The gentle danger of the known, but danger all the same.
After 90 minutes sitting in the dark, laughing my tits off, and shedding more than a few tears, son and I left the theatre and sat on the seats at the edge of the appropriately named Queen Street. I’m an older person in my late 70s, so there is always an elephant in the room that we don’t talk about but that I meditate on endlessly – will he be OK when my time comes? Last night, courtesy of Tatiana and her team, we briefly confronted the elephant, on a public road surrounded by happy people drinking wine and laughing. Alone, we talked about what will happen when I pass, because I will, and he will still be young. In the moment I felt I needed to prepare him for this eventuality, but I found, as I so often do, but this was largely unnecessary. He’d already thought about it, rationalised it, and again, as so often happens, he was way ahead of me. But we had the conversation, the ground was broken, the seed planted, and a deeper bond was formed in a place where deep bonds live and are nurtured.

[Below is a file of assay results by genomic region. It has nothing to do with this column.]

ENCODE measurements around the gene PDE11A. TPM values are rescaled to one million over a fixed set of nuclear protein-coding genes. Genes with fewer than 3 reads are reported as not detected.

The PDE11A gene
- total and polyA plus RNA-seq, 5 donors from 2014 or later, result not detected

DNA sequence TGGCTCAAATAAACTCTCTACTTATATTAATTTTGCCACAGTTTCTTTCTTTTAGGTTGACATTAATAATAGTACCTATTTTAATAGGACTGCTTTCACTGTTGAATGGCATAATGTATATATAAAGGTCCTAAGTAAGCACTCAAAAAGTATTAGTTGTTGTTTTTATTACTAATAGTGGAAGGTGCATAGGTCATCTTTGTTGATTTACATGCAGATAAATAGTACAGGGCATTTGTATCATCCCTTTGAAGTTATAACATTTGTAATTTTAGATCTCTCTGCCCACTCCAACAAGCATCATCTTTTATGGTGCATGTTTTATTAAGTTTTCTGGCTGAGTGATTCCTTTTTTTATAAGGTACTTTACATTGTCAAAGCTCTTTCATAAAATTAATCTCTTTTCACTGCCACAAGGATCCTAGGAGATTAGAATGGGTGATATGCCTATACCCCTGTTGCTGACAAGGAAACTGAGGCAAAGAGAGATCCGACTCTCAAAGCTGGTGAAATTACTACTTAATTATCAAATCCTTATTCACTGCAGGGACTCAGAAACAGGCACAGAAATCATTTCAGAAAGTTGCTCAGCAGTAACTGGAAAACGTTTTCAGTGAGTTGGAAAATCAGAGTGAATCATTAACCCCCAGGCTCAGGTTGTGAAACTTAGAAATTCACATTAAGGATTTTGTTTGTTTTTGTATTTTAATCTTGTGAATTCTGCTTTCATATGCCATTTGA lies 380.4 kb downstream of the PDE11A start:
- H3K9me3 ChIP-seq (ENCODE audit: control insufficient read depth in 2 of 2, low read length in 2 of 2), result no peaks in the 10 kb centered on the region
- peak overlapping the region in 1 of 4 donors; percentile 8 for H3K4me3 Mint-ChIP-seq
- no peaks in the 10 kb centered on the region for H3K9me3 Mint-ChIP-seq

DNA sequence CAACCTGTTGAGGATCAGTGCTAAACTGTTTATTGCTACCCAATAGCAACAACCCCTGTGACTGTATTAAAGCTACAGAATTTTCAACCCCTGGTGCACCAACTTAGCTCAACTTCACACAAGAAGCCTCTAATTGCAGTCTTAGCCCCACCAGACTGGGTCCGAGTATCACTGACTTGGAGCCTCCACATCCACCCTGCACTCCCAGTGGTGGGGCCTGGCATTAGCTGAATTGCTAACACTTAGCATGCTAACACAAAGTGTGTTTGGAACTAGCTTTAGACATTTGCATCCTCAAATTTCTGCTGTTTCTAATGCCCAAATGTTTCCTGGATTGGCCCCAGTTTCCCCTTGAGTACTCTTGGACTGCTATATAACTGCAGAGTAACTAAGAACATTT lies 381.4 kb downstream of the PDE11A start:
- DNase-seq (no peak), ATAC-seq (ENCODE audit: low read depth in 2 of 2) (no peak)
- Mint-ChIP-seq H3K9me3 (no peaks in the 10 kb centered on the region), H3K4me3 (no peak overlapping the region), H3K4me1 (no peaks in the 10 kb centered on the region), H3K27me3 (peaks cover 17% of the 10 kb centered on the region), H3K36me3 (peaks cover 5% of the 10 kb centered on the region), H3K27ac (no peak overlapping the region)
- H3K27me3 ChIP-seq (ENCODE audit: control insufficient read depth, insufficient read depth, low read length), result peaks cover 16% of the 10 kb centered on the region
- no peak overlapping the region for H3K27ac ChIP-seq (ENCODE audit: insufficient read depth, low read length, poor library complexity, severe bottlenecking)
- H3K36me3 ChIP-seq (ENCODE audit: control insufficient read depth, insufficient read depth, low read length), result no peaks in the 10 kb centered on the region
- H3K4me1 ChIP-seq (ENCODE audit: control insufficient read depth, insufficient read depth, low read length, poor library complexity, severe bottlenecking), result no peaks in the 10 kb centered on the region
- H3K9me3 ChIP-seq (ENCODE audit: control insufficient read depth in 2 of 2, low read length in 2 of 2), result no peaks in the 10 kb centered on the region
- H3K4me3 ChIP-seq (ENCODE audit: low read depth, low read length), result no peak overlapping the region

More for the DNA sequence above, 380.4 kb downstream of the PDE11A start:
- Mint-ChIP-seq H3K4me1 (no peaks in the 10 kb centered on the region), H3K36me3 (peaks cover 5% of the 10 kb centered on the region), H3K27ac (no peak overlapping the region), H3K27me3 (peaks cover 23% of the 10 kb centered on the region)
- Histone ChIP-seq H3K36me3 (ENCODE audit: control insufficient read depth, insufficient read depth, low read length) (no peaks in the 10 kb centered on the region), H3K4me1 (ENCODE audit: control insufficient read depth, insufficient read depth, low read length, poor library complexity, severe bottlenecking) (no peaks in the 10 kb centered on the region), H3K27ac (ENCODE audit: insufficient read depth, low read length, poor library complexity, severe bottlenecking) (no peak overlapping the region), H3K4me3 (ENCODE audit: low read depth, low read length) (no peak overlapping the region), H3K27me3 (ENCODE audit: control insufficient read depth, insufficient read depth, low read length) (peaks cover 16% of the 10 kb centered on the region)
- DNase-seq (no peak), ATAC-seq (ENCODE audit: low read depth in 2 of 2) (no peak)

Then life returned to normal, we drove through the dusk, went to Domino’s, played on our phones, and bought pizza and coke.
In her programme notes, which are excellent, Hotere says she hopes her play will move people to have these sorts of conversations, take new steps towards finding themselves (and, if appropriate, their clitoris). I was lucky in that my dear boy had already gone there. He quoted Elisabeth Kubler-Ross to me, listed the stages of grief, and talked about his own experiences. He also seemed pretty relaxed about the physical landscape of the human female, but that conversation can wait for another time. Death with a side of grief is enough to have on our menu for today. Should audience members not be so fortunate in the experience they have with Skin Hunger, there is a counsellor on site with brochures, chats, and wisdom to be shared.